Source: The Food Rush

Kavya Rajesh

Vitamin sales approach $28 billion annually and nearly half of all Americans take some form of multivitamin. Multivitamins are marketed based on claims they boost health and wellness in specific ways, such as prolonging life. Some believe that multivitamins can improve health and make up for poor eating habits. Multivitamins are not regulated by the FDA and their nutrient composition varies by brand and product.  

While some people (e.g. aging adults at risk for osteoporosis and pregnant woman) may benefit from vitamins, most people living in developed nations eating a balanced diet get little to no benefit from daily multivitamins. Large quantities of vitamins can actually be harmful. High daily intake (known as a megadose) of Vitamin A can increase risk of birth defects and osteoporosis. High intake of Vitamin C pills can increase risk of kidney stones.

Nutrition experts say money might be better spent on nutrient-packed foods like fruit, vegetables, whole grains, and low-fat dairy products. These whole foods have other health benefits such as fiber and likely have benefits that remain unmeasured. Current studies show that multivitamins do not reduce risk for heart disease, cancer, or mental decline.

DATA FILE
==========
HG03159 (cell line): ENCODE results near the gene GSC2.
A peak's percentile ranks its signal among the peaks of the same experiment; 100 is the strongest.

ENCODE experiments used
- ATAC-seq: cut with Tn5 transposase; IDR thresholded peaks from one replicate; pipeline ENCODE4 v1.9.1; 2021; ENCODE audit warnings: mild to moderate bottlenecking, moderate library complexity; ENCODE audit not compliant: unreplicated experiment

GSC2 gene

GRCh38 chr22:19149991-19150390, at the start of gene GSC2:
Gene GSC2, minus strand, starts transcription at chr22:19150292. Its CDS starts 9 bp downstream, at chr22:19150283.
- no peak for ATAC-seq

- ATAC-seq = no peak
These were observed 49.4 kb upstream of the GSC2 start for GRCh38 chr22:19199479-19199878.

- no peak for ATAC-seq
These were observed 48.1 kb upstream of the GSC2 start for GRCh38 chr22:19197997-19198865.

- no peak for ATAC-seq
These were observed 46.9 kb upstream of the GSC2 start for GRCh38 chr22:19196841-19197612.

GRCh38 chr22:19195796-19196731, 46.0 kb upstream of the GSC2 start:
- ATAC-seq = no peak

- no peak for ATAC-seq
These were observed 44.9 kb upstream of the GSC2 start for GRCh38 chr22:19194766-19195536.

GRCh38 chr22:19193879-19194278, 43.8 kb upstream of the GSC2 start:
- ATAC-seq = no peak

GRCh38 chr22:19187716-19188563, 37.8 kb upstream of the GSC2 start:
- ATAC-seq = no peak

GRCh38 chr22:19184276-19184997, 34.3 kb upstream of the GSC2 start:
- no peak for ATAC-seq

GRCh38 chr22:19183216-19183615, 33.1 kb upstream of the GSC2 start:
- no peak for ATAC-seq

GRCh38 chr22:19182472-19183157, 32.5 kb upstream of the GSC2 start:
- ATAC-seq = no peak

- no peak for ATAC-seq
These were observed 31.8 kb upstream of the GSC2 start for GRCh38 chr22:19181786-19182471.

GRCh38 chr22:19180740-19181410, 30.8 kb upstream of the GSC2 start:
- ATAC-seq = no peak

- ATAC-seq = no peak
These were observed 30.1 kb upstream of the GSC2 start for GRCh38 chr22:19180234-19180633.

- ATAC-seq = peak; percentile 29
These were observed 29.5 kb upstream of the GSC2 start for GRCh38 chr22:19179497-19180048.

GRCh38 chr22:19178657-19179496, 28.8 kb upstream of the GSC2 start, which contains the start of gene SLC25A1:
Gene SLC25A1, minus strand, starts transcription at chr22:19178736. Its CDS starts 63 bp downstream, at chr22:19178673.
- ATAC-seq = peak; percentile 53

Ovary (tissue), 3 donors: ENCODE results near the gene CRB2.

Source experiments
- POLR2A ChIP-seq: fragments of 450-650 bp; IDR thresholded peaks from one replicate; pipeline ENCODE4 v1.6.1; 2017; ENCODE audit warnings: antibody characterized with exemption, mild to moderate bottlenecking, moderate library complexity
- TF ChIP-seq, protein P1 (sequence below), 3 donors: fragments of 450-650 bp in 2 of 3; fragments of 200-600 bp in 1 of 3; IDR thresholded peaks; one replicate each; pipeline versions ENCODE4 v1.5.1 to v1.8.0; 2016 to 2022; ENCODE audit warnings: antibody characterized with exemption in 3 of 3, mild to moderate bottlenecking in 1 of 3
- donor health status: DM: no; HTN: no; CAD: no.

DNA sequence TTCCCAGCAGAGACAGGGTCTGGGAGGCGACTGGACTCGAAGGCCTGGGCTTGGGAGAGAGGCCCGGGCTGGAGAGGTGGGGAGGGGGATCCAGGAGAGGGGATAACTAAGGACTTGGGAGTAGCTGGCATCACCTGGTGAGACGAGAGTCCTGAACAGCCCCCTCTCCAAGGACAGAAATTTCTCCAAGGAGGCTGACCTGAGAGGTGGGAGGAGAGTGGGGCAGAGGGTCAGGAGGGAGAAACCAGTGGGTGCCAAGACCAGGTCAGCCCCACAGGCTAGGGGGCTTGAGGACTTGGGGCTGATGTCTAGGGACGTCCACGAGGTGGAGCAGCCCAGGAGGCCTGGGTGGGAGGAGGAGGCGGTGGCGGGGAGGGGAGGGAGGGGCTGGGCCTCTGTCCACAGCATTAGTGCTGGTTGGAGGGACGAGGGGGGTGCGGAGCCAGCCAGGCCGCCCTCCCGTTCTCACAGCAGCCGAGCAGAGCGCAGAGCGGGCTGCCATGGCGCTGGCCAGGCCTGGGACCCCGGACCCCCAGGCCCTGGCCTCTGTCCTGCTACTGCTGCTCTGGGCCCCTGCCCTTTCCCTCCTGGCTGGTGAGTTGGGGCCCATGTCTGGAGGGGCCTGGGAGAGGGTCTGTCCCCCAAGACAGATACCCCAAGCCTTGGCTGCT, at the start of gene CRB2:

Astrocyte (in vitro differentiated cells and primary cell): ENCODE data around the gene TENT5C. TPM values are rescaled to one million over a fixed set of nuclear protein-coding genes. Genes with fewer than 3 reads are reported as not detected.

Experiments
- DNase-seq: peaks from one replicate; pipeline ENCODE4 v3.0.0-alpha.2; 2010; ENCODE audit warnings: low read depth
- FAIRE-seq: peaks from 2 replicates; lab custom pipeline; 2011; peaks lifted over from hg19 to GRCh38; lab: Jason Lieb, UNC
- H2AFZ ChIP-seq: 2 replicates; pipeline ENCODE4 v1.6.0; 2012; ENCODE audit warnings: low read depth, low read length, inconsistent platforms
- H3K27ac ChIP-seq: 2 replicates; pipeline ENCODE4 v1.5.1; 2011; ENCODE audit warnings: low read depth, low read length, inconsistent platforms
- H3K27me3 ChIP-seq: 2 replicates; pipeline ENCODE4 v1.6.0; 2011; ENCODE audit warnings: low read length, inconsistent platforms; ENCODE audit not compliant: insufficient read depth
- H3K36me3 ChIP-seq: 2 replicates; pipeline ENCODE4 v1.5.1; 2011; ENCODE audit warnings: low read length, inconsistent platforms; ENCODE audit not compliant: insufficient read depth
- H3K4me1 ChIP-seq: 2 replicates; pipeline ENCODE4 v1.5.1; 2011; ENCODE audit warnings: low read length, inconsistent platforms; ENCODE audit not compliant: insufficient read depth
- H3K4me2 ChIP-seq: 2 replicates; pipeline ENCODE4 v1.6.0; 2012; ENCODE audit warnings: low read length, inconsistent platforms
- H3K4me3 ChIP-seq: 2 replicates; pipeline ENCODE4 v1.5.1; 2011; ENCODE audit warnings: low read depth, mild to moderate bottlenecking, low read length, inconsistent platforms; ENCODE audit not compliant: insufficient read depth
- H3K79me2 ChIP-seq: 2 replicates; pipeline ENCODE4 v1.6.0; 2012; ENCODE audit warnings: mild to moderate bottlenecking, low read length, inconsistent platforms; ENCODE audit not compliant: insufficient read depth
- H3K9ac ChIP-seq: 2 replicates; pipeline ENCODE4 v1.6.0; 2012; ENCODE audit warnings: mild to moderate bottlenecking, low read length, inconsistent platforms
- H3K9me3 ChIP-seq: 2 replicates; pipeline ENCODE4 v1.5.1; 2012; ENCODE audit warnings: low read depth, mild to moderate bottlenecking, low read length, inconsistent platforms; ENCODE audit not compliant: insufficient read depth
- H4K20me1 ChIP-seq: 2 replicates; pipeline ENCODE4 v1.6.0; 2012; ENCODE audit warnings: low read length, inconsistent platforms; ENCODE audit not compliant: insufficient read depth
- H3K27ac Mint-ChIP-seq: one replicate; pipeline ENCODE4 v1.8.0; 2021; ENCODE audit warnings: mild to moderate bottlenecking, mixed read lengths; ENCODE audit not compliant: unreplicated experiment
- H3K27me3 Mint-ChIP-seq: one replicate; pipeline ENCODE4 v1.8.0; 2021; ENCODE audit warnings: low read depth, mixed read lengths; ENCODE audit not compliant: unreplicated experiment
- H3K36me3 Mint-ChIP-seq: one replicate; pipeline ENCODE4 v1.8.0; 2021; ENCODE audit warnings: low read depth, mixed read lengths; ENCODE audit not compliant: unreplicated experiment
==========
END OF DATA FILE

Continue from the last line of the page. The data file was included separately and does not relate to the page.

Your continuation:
Works Cited

“The Benefits of Vitamin Supplements.” Harvard Health, Harvard Health Publishing,

Cohut, Maria. “Can a Vitamin Combo Prolong Your Life?” Medical News Today, MediLexicon International, 18 Oct. 2018,

“Is There Really Any Benefit to Multivitamins?” Johns Hopkins Medicine, Johns Hopkins Medicine,

Tinnesand, Michael. “Are Vitamin Supplements Necessary?” American Chemical Society, American Chemical Society, Jan. 2018,

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